Maine law that removes voters from fledgling political parties is unconstitutional, judge says
By Caitlin Andrews, Bangor Daily News Staff
A federal judge on Nov. 17 ruled that Maine’s practice of automatically unenrolling voters from political parties when their membership falls below a certain level is unconstitutional.
The ruling from U.S. District Judge Lance Walker — a 1990 graduate of Foxcroft Academy — is a victory for the Libertarian party in Maine, which has struggled to hold onto its status as a political party.
Walker’s ruling held close to his initial ruling last summer when he determined the Libertarian plaintiffs pressing the case were likely to succeed on constitutional grounds, although he denied then a request to re-enroll roughly 6,000 former members of the party.
State law requires new parties to enroll at least 5,000 members the year before a general election and to have twice that number by the next election to hold a convention. Voters who have registered with the party are automatically unenrolled if the party doesn’t meet those thresholds.
Maine’s Libertarian party has gained and lost its party status twice since it first tried to establish itself in Maine in 2015. Walker did not find the state’s numerical requirements for maintaining a party to be unconstitutional. Nor did he disagree with the state’s requirement that parties collect signatures by Jan. 2 to qualify for the ballot.
But he did find the automatic disenrollment of voters if their party fails to double within a year burdensome to small parties, considering it is based on enrollment and not petition signatures gathered, and that people frequently unenroll from parties for a variety of reasons. He disagreed with Secretary of State Shenna Bellows’ argument that a party “disappears” when it falls below the required threshold.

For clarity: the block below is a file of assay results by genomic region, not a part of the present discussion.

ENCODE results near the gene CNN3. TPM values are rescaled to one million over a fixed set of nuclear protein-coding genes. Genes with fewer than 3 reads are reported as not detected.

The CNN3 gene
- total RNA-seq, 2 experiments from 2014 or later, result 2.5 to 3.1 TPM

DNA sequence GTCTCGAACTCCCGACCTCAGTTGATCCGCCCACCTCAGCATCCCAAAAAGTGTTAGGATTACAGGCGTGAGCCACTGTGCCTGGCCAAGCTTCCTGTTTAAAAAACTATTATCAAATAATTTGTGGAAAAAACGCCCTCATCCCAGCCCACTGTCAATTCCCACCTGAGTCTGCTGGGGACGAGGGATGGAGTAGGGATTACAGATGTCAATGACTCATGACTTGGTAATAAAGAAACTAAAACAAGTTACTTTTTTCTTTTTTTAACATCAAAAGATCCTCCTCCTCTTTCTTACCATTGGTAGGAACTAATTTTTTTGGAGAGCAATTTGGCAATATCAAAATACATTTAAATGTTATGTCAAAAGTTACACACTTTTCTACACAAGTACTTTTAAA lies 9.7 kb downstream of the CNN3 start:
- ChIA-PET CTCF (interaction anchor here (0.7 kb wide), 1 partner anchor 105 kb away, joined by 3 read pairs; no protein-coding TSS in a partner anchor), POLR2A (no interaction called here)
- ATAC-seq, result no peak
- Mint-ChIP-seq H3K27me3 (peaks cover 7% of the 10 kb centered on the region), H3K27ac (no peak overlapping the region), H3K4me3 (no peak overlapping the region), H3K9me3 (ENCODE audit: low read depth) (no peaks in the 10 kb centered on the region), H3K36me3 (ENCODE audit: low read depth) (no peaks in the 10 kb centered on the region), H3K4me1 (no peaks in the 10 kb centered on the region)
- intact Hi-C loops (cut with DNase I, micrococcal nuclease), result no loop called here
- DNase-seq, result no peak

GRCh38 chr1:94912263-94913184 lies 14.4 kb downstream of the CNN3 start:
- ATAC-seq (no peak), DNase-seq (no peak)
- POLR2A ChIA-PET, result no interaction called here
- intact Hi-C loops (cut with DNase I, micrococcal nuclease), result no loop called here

“In the context of a less-restrictive ballot access regime than Maine’s forced disaffiliation might be little more than an administrative speed bump for small parties; but under Maine law, it poses a Jersey barrier,” Walker wrote.
The judge also wrote that Maine’s rules governing how candidates gain access to the ballot put minor party candidates at a disadvantage.
Candidates from smaller parties need to collect the same number of voter signatures as candidates from the state’s larger and well established parties to gain access to the ballot. But the minor party candidates can only collect signatures from voters enrolled in their party, giving them a much smaller universe of potential voters to ask for their signatures. Independent candidates have to collect double the number of signatures, but they can come from any registered Maine voter.
The ruling is the latest twist in a two-year legal battle over the state’s party enrollment practices.
The legal fight briefly saw the participation of 2020 presidential candidate Jo Jorgensen, a Libertarian who argued in a separate lawsuit that the state’s requirement for non-party candidates to collect 4,000 signatures was too onerous during the coronavirus pandemic. Jorgensen ended up collecting the needed signatures, and the complaint was dismissed.
It is not clear what the ruling will mean for the 2022 elections.
As of last winter only 56 Libertarians were enrolled in the party, according to Walker’s ruling. Democrats held a plurality of registered voters with 35 percent of registrants, according to the most recent state data, which is from November 2020. Thirty-one percent of voters were unenrolled.